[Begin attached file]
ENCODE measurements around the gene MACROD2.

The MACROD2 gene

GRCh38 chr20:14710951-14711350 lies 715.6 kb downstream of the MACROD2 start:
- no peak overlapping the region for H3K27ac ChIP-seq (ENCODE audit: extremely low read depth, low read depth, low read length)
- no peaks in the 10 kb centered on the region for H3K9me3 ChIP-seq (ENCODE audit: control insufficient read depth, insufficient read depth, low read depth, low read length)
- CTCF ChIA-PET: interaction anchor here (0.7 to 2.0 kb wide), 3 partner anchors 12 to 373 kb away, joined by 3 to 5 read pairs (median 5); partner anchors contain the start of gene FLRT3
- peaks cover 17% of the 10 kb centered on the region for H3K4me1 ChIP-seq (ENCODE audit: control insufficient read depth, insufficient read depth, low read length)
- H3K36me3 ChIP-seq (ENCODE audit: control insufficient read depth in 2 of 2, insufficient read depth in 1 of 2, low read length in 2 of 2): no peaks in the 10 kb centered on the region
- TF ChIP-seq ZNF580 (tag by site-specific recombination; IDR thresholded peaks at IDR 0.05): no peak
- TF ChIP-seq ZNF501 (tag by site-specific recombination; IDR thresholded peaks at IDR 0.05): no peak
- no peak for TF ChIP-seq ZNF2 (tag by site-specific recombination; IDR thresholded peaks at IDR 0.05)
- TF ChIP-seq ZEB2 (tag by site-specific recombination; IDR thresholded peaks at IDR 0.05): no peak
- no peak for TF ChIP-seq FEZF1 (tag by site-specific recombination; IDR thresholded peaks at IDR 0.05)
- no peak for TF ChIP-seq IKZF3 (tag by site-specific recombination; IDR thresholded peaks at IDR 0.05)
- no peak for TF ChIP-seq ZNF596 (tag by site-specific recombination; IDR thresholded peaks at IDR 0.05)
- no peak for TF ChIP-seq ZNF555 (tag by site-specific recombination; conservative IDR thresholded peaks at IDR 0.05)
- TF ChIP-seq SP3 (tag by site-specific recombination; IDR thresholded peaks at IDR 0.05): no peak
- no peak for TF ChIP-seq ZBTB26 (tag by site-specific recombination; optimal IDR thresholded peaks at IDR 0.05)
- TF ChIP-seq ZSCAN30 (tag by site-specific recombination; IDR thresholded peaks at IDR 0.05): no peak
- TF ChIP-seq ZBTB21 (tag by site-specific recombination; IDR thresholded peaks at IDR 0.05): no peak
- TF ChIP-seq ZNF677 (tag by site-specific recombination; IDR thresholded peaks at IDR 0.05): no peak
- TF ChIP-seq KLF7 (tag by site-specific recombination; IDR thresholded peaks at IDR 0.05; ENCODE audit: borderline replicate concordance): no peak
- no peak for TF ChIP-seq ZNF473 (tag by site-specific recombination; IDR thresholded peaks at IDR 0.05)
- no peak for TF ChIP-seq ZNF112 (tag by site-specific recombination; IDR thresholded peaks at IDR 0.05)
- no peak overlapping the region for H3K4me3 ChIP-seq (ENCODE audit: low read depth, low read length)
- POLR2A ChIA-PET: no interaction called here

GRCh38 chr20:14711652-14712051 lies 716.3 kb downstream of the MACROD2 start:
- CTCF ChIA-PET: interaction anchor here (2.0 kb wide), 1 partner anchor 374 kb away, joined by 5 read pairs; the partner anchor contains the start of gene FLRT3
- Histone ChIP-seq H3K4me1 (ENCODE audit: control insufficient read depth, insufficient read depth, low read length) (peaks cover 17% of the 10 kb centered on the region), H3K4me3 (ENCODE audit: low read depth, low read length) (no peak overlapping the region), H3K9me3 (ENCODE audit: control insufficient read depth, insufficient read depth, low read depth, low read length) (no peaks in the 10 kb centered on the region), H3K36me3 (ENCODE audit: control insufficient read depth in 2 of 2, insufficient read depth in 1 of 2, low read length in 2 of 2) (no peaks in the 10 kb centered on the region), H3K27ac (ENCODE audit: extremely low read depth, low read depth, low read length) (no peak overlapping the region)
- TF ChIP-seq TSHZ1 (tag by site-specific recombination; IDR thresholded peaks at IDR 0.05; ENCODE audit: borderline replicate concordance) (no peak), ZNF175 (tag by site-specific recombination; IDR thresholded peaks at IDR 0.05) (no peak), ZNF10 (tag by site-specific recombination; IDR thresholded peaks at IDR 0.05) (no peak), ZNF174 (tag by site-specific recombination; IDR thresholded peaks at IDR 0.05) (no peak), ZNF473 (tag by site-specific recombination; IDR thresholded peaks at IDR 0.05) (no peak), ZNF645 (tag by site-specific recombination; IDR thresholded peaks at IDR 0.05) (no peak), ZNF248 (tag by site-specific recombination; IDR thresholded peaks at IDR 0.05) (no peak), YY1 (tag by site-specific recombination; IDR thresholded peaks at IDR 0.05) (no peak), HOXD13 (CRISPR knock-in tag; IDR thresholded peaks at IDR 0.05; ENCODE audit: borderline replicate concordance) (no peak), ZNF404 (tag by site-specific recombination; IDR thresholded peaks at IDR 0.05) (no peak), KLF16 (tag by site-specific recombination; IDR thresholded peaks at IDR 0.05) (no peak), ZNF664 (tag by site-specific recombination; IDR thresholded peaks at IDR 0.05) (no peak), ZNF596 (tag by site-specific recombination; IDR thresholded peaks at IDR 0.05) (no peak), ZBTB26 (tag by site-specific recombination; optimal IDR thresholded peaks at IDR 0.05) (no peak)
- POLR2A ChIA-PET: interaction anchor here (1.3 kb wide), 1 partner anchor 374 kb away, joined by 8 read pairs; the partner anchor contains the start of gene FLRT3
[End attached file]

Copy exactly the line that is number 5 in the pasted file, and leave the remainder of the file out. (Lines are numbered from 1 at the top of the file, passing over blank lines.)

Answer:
- no peaks in the 10 kb centered on the region for H3K9me3 ChIP-seq (ENCODE audit: control insufficient read depth, insufficient read depth, low read depth, low read length)